Hormone therapy and the breast - aspects on proliferation, apoptosis and mammographic density

University dissertation from Stockholm : Karolinska Institutet, Department of Women's and Children's Health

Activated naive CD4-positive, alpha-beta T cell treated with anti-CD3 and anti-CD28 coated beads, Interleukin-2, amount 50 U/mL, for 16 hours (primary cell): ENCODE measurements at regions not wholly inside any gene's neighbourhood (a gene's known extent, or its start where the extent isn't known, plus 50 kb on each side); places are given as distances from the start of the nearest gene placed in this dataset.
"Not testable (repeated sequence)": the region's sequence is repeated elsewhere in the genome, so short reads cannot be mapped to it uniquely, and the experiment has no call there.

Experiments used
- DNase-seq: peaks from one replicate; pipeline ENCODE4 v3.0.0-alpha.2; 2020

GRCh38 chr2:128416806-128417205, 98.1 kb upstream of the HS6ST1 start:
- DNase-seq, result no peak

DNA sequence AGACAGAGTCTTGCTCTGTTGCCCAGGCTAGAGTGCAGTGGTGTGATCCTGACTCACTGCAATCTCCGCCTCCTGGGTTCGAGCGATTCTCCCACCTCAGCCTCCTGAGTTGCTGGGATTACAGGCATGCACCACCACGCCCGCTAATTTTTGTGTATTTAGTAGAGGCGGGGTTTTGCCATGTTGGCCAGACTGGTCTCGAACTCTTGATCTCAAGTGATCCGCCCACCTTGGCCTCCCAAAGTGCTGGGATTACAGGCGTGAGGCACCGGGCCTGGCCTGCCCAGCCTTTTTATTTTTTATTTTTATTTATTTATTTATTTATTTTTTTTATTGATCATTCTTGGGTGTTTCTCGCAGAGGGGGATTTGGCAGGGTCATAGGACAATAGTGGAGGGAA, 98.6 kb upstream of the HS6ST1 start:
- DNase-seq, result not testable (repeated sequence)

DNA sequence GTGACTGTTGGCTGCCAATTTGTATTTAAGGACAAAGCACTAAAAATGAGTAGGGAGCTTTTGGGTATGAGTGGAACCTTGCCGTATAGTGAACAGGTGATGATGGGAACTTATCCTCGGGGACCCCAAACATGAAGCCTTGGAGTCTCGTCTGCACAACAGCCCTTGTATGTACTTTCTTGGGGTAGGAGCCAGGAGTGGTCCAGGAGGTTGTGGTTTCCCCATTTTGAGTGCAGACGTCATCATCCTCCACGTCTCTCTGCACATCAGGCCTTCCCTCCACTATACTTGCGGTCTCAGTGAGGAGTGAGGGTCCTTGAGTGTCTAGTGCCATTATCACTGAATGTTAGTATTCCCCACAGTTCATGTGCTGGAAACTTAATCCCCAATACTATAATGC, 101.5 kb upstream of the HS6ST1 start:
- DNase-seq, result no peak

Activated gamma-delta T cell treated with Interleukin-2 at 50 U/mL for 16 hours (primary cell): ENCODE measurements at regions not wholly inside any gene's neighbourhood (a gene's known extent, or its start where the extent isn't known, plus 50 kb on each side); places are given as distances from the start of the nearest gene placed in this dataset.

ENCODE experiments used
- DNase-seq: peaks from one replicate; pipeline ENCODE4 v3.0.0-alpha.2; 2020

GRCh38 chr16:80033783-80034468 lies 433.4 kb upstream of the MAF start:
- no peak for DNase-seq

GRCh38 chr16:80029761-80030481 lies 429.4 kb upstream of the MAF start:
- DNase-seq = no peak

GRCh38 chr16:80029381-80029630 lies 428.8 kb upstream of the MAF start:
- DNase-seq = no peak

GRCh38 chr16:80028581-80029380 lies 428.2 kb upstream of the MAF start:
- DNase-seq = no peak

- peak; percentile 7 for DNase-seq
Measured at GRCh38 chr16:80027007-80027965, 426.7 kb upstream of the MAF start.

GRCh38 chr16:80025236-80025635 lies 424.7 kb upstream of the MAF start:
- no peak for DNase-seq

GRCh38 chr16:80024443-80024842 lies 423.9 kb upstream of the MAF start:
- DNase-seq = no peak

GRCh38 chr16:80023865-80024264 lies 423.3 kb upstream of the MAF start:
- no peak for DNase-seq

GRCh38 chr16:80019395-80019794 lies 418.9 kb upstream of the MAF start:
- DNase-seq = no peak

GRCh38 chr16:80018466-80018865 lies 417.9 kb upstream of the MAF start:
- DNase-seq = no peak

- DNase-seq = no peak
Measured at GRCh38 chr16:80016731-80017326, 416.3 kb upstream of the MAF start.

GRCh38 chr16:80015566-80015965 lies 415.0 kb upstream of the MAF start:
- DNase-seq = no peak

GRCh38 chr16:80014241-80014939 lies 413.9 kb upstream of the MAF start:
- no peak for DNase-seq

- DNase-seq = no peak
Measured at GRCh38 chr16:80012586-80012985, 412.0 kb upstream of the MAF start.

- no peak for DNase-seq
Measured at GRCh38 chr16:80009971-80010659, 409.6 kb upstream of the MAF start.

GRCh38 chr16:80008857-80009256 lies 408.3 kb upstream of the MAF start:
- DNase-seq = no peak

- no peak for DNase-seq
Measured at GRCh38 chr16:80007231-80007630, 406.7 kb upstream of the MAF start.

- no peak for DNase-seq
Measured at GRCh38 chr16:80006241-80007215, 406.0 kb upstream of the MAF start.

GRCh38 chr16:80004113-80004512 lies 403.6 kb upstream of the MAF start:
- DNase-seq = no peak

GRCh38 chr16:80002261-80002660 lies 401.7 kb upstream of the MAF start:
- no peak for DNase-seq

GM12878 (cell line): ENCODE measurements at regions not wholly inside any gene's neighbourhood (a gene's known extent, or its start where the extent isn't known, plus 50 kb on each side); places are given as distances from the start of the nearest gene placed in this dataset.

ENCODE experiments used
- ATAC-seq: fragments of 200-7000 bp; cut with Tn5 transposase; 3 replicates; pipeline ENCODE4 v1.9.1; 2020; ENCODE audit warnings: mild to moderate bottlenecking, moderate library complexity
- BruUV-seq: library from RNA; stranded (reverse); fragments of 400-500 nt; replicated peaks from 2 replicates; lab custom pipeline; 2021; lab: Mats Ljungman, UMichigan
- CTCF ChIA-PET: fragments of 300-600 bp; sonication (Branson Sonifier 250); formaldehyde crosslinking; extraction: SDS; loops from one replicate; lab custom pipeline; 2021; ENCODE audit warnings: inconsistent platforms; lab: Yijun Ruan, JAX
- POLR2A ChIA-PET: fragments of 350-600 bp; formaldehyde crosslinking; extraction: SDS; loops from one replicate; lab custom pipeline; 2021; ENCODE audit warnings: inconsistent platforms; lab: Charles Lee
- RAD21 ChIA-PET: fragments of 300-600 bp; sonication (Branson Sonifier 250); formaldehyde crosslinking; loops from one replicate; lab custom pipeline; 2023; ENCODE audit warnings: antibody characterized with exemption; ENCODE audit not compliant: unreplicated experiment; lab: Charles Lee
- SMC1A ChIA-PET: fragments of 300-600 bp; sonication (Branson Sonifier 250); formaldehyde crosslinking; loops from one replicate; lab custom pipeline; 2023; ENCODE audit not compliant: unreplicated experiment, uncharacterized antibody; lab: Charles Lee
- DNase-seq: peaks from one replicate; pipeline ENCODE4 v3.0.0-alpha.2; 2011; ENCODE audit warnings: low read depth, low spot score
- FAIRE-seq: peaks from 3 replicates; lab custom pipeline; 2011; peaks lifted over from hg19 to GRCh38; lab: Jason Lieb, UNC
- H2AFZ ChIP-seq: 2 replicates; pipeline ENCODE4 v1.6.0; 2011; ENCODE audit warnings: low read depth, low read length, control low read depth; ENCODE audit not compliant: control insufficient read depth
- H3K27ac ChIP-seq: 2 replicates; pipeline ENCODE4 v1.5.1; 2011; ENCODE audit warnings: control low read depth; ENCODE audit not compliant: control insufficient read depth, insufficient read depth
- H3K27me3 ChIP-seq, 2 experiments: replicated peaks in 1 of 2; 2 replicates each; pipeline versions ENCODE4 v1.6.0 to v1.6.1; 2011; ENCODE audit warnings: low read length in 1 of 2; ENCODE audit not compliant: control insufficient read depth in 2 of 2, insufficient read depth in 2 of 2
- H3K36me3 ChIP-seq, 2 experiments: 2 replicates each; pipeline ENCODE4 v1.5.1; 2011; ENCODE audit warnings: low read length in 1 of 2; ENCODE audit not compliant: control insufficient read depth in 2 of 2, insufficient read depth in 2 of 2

Abstract: Breast cancer is the major malignancy among women in the western world. The breast is clearly a target organ for sex steroid hormones and hormonal treatments have been associated with an increased risk of breast cancer. Still, basic knowledge as to how sex steroids influence the normal breast is remarkably poor. The balance between proliferation and apoptosis is important for breast cell homeostasis. Mammographic breast density has been identified as a strong and independent risk factor. The aims of this work were to compare the effects of different hormonal treatments on breast cell proliferation, and mammographic density in postmenopausal women and to explore possible associations with hormonal and constitutional factors. Further, to investigate apoptotic mechanisms in a primate model. The fine needle aspiration biopsy technique was found to be a useful tool to evaluate the proliferative response to hormonal treatment in the normal breasts of postmenopausal women. During continuous combined estrogen/progestogen therapy there was on average a 3-4 fold increase in proliferation as expressed by the percentage of MIB-1 positive cells. There was also a significant increase in mammographic density and a positive correlation between proliferation and density. Two progestogens with different characteristics (norethisterone and dienogest) had quite the same impact on the breast when given in continuous combination with estrogen. Tibolone, a compound with estrogenic, progestogenic and androgenic properties had less impact on breast cell proliferation than conventional hormone therapy. Alternative regimens had different effects on p53 expression and apoptotic activity in the monkey breast. A combination of increased proliferation and decreased apoptosis could be one mechanism to explain the excess risk of breast cancer during estrogen/progestogen treatment. Certain constitutional and hormonal factors were found to be predictive of breast reactivity and older women with a low body mass index responded stronger to treatment. Estrogen levels had a positive and androgens a negative association to density and proliferation. From a clinical perspective, increased breast cell proliferation and mammographic density should be regarded as unwanted and potentially hazardous side-effects during hormonal treatment. Efforts should be made to identify those women with an adverse response to treatment as well as therapeutic principles with the least possible influence on the breast.

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